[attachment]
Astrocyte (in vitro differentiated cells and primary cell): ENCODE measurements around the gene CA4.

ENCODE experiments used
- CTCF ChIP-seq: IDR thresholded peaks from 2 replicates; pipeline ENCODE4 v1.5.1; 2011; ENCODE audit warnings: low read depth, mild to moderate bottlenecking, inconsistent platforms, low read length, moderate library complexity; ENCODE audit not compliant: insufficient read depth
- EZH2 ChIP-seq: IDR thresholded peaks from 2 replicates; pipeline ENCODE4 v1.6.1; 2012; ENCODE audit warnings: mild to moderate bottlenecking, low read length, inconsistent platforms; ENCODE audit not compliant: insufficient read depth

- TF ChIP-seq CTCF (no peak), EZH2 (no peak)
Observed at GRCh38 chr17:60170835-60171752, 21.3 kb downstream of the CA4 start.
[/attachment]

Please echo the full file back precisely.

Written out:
Astrocyte (in vitro differentiated cells and primary cell): ENCODE measurements around the gene CA4.

ENCODE experiments used
- CTCF ChIP-seq: IDR thresholded peaks from 2 replicates; pipeline ENCODE4 v1.5.1; 2011; ENCODE audit warnings: low read depth, mild to moderate bottlenecking, inconsistent platforms, low read length, moderate library complexity; ENCODE audit not compliant: insufficient read depth
- EZH2 ChIP-seq: IDR thresholded peaks from 2 replicates; pipeline ENCODE4 v1.6.1; 2012; ENCODE audit warnings: mild to moderate bottlenecking, low read length, inconsistent platforms; ENCODE audit not compliant: insufficient read depth

- TF ChIP-seq CTCF (no peak), EZH2 (no peak)
Observed at GRCh38 chr17:60170835-60171752, 21.3 kb downstream of the CA4 start.